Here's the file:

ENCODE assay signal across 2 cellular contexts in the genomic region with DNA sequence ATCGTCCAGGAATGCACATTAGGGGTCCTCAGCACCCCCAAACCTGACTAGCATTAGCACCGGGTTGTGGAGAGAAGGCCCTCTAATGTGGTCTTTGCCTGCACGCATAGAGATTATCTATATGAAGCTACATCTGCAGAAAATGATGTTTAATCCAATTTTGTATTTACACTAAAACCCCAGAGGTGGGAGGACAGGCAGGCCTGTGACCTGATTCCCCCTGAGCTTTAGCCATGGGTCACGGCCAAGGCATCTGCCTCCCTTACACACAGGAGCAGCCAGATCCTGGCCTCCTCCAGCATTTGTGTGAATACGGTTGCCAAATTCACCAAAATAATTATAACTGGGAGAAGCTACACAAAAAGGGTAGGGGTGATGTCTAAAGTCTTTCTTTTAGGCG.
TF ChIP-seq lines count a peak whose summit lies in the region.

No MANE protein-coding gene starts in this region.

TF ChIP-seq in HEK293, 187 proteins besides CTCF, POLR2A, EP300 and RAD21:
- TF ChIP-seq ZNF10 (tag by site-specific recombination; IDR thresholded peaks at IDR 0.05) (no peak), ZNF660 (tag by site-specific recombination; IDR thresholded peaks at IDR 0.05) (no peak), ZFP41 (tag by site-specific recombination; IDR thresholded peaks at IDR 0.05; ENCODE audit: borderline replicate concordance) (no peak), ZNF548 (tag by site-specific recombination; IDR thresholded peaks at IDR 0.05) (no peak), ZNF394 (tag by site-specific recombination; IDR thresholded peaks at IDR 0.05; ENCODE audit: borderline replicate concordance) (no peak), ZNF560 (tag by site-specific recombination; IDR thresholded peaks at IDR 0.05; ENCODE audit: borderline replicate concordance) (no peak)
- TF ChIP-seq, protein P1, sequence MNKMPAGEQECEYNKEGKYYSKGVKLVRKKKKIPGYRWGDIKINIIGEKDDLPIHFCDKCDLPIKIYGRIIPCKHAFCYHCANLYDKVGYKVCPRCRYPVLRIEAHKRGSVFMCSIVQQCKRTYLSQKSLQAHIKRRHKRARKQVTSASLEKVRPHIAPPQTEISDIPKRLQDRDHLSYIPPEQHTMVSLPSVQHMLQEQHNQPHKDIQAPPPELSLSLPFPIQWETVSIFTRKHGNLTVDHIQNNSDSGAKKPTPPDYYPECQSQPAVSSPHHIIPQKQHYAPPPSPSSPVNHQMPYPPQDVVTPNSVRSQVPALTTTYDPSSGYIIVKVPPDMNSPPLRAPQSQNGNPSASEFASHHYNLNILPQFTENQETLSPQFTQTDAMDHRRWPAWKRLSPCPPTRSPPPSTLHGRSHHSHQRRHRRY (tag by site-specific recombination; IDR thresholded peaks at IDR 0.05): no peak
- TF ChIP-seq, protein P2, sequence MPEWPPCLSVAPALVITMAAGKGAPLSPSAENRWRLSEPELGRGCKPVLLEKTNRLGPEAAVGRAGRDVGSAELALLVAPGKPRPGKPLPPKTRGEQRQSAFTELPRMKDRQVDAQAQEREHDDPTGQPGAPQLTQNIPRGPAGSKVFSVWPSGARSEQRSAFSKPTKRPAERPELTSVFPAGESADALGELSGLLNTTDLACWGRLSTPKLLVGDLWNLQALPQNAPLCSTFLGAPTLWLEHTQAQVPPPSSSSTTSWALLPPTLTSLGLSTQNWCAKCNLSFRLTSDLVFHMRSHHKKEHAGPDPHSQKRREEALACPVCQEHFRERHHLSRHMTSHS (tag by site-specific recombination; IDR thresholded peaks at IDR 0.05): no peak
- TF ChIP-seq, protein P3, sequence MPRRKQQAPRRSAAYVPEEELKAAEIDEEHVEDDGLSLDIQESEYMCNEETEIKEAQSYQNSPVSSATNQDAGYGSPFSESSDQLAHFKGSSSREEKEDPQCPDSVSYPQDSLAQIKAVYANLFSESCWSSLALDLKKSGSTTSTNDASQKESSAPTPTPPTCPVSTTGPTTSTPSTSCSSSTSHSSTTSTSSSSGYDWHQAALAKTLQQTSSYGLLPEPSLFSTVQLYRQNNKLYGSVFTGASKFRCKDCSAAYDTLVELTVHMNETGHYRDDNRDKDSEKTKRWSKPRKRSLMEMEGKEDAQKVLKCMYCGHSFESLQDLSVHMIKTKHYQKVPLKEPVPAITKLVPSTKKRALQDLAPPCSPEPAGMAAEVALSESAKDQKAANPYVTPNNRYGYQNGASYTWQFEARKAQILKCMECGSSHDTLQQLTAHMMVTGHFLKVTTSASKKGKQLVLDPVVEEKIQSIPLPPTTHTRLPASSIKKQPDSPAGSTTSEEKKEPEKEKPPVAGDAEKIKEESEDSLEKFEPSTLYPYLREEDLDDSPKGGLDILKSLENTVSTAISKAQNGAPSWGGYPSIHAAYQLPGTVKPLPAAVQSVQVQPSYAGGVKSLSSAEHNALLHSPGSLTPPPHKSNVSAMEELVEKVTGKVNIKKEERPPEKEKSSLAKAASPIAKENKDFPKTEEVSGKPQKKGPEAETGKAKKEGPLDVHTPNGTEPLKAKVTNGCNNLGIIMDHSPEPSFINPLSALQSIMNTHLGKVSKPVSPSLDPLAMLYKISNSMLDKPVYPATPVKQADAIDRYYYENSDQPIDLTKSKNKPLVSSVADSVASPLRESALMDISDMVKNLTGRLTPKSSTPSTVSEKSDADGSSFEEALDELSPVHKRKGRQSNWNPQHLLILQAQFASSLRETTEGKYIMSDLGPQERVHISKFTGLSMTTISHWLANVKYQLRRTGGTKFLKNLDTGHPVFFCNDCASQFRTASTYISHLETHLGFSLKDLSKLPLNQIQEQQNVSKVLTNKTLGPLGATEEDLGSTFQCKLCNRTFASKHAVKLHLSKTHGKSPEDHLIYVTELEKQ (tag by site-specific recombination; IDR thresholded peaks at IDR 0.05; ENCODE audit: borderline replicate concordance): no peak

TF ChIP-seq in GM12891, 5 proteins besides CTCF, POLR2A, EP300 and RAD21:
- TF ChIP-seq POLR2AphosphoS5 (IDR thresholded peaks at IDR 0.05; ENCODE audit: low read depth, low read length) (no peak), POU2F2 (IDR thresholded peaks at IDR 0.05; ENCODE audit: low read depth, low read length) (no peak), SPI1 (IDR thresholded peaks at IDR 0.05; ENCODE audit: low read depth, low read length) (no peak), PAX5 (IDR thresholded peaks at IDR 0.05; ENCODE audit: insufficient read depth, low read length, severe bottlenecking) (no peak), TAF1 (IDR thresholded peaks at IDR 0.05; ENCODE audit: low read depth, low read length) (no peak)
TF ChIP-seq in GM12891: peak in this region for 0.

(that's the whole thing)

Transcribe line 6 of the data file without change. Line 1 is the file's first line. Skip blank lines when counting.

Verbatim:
- TF ChIP-seq, protein P1, sequence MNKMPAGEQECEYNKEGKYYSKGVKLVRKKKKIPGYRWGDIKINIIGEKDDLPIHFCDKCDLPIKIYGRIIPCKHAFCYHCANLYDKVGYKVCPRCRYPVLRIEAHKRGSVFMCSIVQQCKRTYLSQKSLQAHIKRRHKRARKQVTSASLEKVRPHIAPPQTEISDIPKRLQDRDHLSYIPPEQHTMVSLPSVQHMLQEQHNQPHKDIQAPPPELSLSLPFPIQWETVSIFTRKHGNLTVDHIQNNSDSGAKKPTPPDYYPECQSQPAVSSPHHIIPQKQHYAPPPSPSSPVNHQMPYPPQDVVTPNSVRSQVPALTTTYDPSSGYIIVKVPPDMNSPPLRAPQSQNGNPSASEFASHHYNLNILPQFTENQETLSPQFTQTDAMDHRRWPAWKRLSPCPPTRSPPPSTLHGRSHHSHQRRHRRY (tag by site-specific recombination; IDR thresholded peaks at IDR 0.05): no peak